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January 2020


Happy 2020 from Tennessee AgrAbility Project

TN AgrAbility staffThere were leadership role changes for TNAP with the retirement of Tim Prather on December 31. TNAP welcomed Troy Dugger on January 1 as project director for UT Extension for Tennessee AgrAbility Project and Tennessee Beginning Farmer Outreach Program. Troy began his work with the Center for Profitable Agriculture (CPA) in July 2018 as a program coordinator. He has been involved in providing leadership to Extension educational programs for beginning farmers as well as programs involving specialty and alternative crops, value-added farm enterprises, and sustainable agriculture. With his work in sustainable agriculture, Dugger is also serving as the program assistant for the Sustainable Agriculture Research Education (SARE) program in Troy DuggerTennessee. After completing college at the University of Tennessee, Troy began a career with UT Extension in Hickman County that spanned more than 33 years. Troy served six years as a 4-H Agent and worked as the agriculture agent and county director in Hickman County for a combined 27 years. His educational program areas focused on livestock and forage production, forestry, and providing marketing opportunities for local producers in the establishment of a farmer's market in Centerville.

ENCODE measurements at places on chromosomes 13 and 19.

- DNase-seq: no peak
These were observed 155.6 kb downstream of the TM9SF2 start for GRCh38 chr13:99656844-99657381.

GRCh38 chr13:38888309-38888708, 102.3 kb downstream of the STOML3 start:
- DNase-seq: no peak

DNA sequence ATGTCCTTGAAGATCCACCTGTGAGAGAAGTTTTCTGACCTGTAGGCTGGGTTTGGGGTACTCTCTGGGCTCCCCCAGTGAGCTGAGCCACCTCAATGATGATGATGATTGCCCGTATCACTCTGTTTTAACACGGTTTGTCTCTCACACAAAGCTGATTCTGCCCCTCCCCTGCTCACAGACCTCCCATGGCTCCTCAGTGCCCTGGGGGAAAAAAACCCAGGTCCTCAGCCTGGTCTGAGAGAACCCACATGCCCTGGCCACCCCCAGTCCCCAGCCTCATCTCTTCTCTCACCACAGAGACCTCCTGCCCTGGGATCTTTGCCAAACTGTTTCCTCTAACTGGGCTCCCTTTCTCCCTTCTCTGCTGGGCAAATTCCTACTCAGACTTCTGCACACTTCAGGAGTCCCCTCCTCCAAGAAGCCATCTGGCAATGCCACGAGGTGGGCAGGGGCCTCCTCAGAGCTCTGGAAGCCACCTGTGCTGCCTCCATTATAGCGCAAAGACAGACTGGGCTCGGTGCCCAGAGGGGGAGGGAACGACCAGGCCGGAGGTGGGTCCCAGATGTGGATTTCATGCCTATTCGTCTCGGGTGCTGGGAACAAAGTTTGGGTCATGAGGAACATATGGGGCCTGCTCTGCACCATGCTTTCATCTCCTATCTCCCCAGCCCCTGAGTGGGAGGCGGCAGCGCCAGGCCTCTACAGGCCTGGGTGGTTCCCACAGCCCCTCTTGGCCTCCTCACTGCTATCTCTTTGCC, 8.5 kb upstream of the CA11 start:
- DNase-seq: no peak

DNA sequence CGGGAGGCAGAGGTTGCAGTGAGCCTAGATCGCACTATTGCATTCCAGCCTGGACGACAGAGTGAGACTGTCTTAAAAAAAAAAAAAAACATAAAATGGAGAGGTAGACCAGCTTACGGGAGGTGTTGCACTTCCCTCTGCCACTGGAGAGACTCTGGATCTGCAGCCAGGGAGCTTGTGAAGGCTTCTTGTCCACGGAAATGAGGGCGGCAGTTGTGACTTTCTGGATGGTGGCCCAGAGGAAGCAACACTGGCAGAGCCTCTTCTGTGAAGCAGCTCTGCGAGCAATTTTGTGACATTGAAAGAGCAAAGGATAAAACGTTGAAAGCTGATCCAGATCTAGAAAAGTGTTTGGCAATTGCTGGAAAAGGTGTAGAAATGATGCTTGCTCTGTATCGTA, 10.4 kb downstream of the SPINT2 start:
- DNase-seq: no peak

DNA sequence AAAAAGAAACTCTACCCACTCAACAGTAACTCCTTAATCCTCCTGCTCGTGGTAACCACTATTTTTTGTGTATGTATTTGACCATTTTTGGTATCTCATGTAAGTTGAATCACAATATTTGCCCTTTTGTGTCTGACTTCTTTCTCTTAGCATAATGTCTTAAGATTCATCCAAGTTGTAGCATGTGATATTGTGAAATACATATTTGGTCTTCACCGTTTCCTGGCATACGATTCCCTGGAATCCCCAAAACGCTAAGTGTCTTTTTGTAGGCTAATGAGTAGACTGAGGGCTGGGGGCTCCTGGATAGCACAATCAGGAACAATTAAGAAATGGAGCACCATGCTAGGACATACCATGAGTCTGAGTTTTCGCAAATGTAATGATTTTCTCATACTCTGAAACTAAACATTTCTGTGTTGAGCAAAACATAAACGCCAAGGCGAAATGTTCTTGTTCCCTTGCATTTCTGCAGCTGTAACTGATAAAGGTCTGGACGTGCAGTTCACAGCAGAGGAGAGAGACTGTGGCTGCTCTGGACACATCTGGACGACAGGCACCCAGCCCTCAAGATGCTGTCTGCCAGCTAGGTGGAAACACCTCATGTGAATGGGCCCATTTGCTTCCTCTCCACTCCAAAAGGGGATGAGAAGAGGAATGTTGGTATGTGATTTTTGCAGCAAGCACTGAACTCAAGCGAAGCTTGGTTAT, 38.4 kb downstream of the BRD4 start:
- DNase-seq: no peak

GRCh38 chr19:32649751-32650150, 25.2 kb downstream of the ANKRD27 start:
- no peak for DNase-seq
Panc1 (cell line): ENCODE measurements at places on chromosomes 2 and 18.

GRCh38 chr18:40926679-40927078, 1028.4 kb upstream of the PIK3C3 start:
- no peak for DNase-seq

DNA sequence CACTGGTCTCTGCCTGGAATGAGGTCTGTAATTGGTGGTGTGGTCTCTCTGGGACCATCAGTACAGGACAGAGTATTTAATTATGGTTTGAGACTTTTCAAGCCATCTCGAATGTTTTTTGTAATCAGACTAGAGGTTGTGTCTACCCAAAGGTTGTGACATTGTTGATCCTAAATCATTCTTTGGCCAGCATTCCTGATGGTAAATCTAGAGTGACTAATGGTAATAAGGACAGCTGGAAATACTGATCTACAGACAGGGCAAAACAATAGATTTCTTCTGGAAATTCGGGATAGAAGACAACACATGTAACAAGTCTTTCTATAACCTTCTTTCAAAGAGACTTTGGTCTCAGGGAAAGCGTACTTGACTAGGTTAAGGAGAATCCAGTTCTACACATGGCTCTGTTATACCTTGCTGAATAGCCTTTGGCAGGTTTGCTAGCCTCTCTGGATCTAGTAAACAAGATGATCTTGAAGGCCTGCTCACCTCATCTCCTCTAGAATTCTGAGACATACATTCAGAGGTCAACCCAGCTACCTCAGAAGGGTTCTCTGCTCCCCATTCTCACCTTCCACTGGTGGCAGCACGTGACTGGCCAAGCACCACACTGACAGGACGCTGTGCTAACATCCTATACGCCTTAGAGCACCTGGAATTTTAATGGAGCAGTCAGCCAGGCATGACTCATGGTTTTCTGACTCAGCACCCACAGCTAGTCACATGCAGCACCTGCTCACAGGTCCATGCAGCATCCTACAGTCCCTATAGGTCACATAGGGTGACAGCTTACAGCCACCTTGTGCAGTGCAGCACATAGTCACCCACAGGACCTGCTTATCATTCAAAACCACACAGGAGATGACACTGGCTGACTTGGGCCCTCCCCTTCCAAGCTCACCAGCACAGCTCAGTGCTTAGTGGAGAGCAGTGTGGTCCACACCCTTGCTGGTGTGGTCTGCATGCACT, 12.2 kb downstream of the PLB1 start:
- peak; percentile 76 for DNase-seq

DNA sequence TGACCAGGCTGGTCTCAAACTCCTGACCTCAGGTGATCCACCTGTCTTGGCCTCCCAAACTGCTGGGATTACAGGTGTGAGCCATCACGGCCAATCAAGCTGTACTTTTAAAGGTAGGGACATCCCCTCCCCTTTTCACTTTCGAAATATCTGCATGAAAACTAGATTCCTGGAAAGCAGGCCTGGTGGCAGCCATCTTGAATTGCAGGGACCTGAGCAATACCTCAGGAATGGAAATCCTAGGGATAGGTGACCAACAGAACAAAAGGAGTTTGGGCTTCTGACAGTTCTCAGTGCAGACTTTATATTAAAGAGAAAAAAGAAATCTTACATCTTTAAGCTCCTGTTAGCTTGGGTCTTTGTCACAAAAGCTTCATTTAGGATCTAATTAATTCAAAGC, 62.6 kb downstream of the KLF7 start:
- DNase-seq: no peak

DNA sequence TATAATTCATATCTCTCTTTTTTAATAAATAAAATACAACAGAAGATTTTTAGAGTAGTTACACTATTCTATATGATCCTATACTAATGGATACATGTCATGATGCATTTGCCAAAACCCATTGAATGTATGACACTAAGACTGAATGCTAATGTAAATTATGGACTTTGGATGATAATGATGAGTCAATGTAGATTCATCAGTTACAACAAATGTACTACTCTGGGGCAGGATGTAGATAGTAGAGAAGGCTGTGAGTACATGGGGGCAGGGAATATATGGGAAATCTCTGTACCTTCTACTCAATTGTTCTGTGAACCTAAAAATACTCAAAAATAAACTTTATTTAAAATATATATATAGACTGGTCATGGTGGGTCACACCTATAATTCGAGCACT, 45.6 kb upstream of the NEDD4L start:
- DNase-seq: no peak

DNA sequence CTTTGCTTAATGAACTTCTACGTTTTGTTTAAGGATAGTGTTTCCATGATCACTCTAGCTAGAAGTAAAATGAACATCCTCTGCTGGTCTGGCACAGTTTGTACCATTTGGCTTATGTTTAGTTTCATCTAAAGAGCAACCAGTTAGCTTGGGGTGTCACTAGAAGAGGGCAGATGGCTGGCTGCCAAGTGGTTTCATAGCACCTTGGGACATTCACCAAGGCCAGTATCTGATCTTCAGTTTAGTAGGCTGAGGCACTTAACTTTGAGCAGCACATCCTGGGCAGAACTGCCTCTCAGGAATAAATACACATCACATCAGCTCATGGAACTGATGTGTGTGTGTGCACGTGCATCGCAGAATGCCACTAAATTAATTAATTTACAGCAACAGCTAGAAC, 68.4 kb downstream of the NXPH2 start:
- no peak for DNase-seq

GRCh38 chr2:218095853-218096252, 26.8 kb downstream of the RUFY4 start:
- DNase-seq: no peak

The Center for Profitable Agriculture is a partnership between the University of Tennessee Institute of Agriculture and the Tennessee Farm Bureau Federation and assists Tennessee farmers in analyses, development, and sustainability of value-added agricultural enterprises. Value-added enterprises are those that allow the producer or grower to earn a greater portion of consumer expenditures by processing, packaging, and/or marketing crops, livestock, or other farm resources, and also includes agritourism and direct marketing ventures. CPA delivers these educational programs through presentations, farm visits, consultations, developing materials, and providing training in value-added agriculture for county Extension agents and other agricultural leaders.

Submitted by Tennessee AgrAbility Project